It’s the most wonderful time of the year, no it’s not Christmas, it’s springtime in the Florida Keys!  Florida Keys springtime fishing offers a wide variety of species to be caught, along with an equally diverse set of fishing conditions. This time of year we aren’t typically fishing as far from land as we do later on in the year. When it comes to fishing in the Spring, less travel time means longer fishing time!

While Yellowtail Snapper are delicious to eat and can still be found on the Reef in the springtime, many of our customers request access to bigger fish for a more challenging fight. This often means taking them to the Wrecks in deeper water. 

Main Attraction’s Cole DeLeon and Cole Brammer show off some gorgeous Mutton Snappers caught near a wreck while aboard the Main Attraction II.

Reef or Wreck fishing is a great option for someone who wants to go fishing but is wary of going so far offshore that they can not see land or buildings. What can you expect when you fish the Florida Keys wrecks? When wreck fishing your vessel will be off the anchor and in constant motion. The Captain will determine where to position the boat to have enough time to get baits to the bottom before slowly drifting near or over the sunken structure.  Once a fish is caught or the vessel has drifted too far from the structure the lines are brought in and the process is repeated.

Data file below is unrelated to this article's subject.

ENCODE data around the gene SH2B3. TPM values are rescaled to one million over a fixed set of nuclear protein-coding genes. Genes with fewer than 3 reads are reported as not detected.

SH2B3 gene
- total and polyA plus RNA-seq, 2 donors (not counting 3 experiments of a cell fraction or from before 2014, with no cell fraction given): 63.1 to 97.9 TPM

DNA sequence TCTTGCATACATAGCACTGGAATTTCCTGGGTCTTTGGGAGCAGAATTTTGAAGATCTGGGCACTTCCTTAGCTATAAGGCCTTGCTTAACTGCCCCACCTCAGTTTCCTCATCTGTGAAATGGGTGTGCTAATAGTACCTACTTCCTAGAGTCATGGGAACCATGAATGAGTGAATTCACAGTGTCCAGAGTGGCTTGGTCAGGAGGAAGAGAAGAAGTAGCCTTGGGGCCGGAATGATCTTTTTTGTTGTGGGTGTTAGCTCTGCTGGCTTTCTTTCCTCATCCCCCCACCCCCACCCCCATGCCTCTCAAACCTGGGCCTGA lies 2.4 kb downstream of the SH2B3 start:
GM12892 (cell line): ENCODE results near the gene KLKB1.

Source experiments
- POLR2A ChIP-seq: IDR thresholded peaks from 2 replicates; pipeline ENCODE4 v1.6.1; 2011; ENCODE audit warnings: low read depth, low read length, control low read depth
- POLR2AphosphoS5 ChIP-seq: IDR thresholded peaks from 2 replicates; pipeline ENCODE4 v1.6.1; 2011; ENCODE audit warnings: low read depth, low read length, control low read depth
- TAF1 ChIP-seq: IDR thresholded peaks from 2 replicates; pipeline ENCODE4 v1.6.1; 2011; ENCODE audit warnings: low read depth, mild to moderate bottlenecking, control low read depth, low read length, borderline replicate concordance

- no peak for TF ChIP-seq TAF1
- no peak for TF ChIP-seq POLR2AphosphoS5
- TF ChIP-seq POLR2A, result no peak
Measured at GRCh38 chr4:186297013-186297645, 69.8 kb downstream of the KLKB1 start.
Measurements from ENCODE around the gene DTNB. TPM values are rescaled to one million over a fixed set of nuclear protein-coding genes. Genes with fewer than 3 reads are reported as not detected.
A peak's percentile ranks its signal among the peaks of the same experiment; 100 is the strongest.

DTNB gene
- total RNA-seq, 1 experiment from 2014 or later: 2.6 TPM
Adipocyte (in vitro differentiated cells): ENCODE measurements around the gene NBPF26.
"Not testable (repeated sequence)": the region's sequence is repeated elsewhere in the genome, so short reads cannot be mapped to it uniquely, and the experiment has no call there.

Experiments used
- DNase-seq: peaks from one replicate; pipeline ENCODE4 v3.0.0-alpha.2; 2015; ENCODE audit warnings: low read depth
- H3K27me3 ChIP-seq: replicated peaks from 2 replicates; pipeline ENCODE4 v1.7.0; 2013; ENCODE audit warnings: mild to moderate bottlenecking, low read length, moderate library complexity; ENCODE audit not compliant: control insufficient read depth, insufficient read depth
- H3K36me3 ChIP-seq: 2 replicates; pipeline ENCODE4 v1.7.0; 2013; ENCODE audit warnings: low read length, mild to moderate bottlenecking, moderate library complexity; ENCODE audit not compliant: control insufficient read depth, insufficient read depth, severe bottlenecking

What We Catch On Wrecks

Year-round you can expect to mainly target Mutton Snapper and Amberjack as discussed in our Wintertime wreck fishing article. A wide variety of large Grouper, Jacks, and Sharks are also possibilities when fishing on the wrecks. In the Springtime  all of these species can still be caught on the wrecks, with the addition of several more, namely, Permit, African Pompano, and the occasional Cobia.